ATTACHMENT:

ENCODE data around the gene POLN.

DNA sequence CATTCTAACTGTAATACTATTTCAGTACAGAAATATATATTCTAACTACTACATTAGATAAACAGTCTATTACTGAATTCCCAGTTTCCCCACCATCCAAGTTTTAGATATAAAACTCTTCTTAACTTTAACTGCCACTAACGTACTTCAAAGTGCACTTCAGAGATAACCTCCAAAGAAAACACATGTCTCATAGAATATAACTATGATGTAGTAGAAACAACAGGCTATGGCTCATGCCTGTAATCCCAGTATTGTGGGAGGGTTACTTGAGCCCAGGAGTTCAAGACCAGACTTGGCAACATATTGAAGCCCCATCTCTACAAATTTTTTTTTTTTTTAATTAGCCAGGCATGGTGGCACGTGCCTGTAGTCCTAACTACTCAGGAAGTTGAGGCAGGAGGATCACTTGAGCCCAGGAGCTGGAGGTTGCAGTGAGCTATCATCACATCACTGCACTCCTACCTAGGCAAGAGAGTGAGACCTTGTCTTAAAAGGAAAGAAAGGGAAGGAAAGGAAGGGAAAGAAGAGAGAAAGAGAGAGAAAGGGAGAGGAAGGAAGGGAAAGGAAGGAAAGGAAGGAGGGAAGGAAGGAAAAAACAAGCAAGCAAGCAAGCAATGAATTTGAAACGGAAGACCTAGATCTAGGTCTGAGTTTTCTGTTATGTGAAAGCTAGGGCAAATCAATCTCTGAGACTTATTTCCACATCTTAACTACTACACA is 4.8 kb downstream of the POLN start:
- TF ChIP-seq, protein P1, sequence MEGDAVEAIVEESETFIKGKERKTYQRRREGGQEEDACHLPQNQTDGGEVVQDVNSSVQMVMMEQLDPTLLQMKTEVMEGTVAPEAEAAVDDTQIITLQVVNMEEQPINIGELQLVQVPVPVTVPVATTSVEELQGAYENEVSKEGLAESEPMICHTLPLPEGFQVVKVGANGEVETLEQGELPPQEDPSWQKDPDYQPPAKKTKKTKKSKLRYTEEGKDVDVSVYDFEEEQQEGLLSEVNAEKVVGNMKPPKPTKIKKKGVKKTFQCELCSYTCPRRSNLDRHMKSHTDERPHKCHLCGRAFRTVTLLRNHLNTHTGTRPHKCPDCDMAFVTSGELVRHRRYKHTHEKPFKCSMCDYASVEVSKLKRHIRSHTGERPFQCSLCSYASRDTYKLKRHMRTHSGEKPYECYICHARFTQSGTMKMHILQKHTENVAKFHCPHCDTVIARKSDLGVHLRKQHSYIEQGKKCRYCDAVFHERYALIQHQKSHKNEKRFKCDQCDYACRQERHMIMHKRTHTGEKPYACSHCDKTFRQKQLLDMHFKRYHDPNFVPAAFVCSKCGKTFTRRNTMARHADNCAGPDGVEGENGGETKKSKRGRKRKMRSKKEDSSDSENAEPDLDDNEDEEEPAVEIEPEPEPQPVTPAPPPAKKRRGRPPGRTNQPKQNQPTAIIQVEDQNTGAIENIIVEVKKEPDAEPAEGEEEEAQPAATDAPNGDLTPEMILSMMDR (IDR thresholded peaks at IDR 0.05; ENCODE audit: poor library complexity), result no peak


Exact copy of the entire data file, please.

ENCODE data around the gene POLN.

DNA sequence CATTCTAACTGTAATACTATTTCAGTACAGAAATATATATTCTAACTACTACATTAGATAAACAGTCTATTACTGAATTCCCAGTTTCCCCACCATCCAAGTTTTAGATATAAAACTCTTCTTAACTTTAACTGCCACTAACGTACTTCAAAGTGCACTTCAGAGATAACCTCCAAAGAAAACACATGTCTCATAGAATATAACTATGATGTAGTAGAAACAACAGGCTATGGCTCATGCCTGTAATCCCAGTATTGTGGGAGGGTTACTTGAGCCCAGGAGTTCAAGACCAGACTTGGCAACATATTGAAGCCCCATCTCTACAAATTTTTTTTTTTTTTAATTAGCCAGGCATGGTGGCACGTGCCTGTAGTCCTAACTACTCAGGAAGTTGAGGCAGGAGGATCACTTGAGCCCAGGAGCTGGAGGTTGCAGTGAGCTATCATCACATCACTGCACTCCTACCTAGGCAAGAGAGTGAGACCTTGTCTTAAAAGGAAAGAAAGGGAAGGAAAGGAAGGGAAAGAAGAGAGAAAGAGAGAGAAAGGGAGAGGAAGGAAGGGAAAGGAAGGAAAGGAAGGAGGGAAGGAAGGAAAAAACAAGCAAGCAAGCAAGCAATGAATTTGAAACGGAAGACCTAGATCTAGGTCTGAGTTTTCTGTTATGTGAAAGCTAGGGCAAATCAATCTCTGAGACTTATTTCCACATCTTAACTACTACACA is 4.8 kb downstream of the POLN start:
- TF ChIP-seq, protein P1, sequence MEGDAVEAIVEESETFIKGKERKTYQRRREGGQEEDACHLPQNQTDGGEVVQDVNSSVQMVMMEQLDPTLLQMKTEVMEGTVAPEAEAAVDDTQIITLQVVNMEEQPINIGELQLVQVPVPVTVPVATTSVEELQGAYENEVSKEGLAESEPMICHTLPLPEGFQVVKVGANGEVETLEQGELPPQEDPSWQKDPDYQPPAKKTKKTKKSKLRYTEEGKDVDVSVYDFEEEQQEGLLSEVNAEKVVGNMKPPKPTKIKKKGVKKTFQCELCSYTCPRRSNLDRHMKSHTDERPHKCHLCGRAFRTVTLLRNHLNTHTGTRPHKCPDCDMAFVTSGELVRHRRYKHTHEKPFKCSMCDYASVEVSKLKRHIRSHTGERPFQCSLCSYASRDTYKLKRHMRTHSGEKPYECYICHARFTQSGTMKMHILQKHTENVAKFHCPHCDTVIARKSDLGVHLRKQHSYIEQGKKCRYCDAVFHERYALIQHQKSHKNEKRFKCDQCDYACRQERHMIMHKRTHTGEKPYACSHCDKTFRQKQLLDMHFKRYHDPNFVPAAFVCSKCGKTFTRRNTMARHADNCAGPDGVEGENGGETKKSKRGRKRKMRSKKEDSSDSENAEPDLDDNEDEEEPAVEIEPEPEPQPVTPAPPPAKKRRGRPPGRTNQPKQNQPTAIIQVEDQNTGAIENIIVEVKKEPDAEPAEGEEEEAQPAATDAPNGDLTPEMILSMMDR (IDR thresholded peaks at IDR 0.05; ENCODE audit: poor library complexity), result no peak